As previously stated, Stoquert and Rainaud are Lab and dachshund men, respectively. Therefore, they are thankful that they are licensed to track in France rather than in Germany. In Germany, using these two breeds, they would not be qualified to become licensed trackers. In Germany only handlers of the specialized blood tracking breeds can acquire a state license, subsidies and the authorization to track onto any property, even without landowner permission. In most of the German states this means having a Hanover blood hound, a Bavarian mountain blood hound or a dachshbracke. There is a lot of politics behind these state preferences and prejudices.

Actually Stoquert, a French forester with a British Lab, is invited to track at the big state sponsored drive hunts in Germany across the border from where he lives. The hunt managers are most interested in what a dog can accomplish!

Both Stoquert and Rainaud praised the nose of the bloodhound-based Hanover blood hound and Bavarian mountain blood hound. But they pointed out that both dogs are slow to develop psychologically. Their period of wacky adolescence often extends to three years. At the other end, their lives are comparatively short; they are usually dead or too old to work by the time they are eight. On average they have only about five years to fulfill themselves in the tasks for which they were bred. In contrast a dachshund or a Lab will be useful for double that length of time.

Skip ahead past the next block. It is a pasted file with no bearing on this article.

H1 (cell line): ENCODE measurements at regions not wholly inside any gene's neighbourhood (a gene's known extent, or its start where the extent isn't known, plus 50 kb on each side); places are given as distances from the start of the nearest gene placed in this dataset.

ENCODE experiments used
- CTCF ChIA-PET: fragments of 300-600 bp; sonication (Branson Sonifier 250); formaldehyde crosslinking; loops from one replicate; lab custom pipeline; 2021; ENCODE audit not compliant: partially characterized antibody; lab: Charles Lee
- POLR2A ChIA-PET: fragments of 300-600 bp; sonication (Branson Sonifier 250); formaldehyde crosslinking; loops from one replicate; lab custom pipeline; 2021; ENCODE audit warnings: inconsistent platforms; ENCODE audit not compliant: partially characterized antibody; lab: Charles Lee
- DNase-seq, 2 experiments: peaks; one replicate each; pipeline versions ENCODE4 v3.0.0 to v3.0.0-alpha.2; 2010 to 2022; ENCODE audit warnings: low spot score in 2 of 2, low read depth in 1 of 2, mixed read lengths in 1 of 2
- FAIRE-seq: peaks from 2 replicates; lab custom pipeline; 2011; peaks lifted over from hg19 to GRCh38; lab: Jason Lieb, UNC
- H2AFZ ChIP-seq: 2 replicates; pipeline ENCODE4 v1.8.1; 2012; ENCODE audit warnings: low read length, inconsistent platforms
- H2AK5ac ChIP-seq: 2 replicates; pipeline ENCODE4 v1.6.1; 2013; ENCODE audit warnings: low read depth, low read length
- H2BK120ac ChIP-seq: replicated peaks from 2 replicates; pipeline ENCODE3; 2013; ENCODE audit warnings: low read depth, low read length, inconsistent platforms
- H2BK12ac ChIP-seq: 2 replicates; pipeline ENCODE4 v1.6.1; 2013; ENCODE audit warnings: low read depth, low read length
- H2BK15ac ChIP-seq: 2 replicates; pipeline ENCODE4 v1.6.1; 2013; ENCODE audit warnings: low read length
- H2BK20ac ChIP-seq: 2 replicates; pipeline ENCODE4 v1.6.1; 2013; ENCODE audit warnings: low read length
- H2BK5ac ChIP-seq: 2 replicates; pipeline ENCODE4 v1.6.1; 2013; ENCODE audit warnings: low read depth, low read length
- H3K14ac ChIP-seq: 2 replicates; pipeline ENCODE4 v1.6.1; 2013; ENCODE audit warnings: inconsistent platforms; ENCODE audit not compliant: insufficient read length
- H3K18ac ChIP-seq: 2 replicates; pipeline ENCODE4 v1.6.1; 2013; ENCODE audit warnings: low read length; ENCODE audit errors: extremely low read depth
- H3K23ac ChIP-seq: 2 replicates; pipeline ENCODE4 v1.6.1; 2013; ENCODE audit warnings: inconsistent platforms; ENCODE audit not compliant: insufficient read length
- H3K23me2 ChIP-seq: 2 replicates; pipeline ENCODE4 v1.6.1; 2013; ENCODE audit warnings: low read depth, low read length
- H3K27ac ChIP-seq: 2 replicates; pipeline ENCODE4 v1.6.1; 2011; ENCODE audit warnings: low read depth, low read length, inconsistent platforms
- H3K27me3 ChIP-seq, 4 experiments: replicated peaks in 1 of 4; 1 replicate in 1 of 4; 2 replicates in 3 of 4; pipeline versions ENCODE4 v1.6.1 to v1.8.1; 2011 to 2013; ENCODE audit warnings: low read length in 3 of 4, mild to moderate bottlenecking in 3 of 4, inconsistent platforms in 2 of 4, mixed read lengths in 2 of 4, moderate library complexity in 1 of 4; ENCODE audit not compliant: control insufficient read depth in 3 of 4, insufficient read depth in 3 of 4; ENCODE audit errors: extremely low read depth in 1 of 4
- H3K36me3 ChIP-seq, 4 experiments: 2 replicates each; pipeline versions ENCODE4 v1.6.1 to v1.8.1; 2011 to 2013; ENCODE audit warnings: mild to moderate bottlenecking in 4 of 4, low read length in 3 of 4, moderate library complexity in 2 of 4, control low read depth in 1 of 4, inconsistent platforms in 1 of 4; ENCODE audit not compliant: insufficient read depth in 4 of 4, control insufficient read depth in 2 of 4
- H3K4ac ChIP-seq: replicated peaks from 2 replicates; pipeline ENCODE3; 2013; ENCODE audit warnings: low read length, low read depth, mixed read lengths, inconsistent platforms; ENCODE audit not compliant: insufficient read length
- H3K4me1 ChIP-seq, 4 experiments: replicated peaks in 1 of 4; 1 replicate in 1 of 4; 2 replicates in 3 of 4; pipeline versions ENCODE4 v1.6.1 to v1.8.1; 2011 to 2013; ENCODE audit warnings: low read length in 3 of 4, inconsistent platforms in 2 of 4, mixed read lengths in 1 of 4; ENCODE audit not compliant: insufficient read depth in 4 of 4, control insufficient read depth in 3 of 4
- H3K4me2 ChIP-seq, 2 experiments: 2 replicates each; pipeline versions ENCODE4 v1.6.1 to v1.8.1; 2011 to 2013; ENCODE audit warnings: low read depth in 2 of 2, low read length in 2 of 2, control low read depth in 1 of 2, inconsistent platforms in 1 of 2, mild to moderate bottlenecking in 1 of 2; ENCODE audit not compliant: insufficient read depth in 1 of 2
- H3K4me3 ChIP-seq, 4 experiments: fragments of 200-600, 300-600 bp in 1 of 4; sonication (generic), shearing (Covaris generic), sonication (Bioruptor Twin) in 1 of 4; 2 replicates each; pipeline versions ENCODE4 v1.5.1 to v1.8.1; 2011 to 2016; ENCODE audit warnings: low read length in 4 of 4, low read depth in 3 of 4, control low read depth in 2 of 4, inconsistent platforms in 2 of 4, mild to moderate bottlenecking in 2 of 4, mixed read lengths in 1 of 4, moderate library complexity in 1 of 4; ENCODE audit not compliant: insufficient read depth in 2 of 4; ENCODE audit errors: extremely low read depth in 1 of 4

Patrice Stoquert, French workshop presenter from UNUCR, giving advice to Jacques Dion on handling his wirehaired dachshund.

The workshop was divided about equally between indoor discussion and field work using a few demo dogs at various stages of development. There was a tendency for even the more experienced Quebec dogs to work too fast. If you have to run to keep up with the dog at the end of the tracking leash, you are going way too fast to see the blood sign that will help indicate the condition of the deer. They pointed out that an excessively fast dog wastes more time than he saves. Tracking dogs in Europe are trained to point out blood sign, and some do this naturally with little training. Partnership and cooperation between handler and dog are at the heart of tracking wounded big game. Obedience training is important, but “command and obey” are not enough.